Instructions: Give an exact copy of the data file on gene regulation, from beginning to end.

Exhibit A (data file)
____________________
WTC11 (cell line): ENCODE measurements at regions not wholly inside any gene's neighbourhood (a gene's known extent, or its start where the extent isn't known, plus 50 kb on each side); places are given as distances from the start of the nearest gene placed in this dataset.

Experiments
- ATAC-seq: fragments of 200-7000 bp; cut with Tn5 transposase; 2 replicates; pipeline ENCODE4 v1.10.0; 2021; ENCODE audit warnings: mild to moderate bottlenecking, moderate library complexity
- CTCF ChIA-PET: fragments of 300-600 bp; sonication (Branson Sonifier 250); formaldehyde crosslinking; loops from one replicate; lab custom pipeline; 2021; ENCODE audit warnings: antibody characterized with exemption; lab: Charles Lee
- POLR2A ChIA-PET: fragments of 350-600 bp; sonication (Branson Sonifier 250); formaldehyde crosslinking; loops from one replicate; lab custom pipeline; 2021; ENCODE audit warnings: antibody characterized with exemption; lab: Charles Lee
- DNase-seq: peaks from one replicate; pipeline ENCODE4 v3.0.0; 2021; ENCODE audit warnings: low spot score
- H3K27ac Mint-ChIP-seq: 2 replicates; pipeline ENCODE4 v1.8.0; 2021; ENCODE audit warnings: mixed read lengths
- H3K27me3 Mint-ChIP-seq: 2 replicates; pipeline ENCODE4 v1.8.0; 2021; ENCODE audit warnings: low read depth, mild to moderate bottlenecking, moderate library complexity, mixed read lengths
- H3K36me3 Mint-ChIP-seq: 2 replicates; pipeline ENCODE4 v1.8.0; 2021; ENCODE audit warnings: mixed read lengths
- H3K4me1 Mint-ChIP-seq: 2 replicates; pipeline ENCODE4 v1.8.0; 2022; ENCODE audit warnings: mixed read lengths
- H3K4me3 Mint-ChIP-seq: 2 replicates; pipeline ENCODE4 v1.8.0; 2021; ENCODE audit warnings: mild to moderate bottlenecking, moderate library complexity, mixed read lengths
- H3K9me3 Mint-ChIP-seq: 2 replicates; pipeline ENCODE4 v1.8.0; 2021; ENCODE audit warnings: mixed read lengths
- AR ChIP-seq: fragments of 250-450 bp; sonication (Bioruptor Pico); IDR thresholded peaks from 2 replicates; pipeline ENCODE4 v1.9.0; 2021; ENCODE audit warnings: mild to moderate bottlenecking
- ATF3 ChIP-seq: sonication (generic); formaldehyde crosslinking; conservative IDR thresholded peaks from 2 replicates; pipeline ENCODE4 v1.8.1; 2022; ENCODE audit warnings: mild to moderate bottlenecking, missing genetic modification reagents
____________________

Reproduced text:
WTC11 (cell line): ENCODE measurements at regions not wholly inside any gene's neighbourhood (a gene's known extent, or its start where the extent isn't known, plus 50 kb on each side); places are given as distances from the start of the nearest gene placed in this dataset.

Experiments
- ATAC-seq: fragments of 200-7000 bp; cut with Tn5 transposase; 2 replicates; pipeline ENCODE4 v1.10.0; 2021; ENCODE audit warnings: mild to moderate bottlenecking, moderate library complexity
- CTCF ChIA-PET: fragments of 300-600 bp; sonication (Branson Sonifier 250); formaldehyde crosslinking; loops from one replicate; lab custom pipeline; 2021; ENCODE audit warnings: antibody characterized with exemption; lab: Charles Lee
- POLR2A ChIA-PET: fragments of 350-600 bp; sonication (Branson Sonifier 250); formaldehyde crosslinking; loops from one replicate; lab custom pipeline; 2021; ENCODE audit warnings: antibody characterized with exemption; lab: Charles Lee
- DNase-seq: peaks from one replicate; pipeline ENCODE4 v3.0.0; 2021; ENCODE audit warnings: low spot score
- H3K27ac Mint-ChIP-seq: 2 replicates; pipeline ENCODE4 v1.8.0; 2021; ENCODE audit warnings: mixed read lengths
- H3K27me3 Mint-ChIP-seq: 2 replicates; pipeline ENCODE4 v1.8.0; 2021; ENCODE audit warnings: low read depth, mild to moderate bottlenecking, moderate library complexity, mixed read lengths
- H3K36me3 Mint-ChIP-seq: 2 replicates; pipeline ENCODE4 v1.8.0; 2021; ENCODE audit warnings: mixed read lengths
- H3K4me1 Mint-ChIP-seq: 2 replicates; pipeline ENCODE4 v1.8.0; 2022; ENCODE audit warnings: mixed read lengths
- H3K4me3 Mint-ChIP-seq: 2 replicates; pipeline ENCODE4 v1.8.0; 2021; ENCODE audit warnings: mild to moderate bottlenecking, moderate library complexity, mixed read lengths
- H3K9me3 Mint-ChIP-seq: 2 replicates; pipeline ENCODE4 v1.8.0; 2021; ENCODE audit warnings: mixed read lengths
- AR ChIP-seq: fragments of 250-450 bp; sonication (Bioruptor Pico); IDR thresholded peaks from 2 replicates; pipeline ENCODE4 v1.9.0; 2021; ENCODE audit warnings: mild to moderate bottlenecking
- ATF3 ChIP-seq: sonication (generic); formaldehyde crosslinking; conservative IDR thresholded peaks from 2 replicates; pipeline ENCODE4 v1.8.1; 2022; ENCODE audit warnings: mild to moderate bottlenecking, missing genetic modification reagents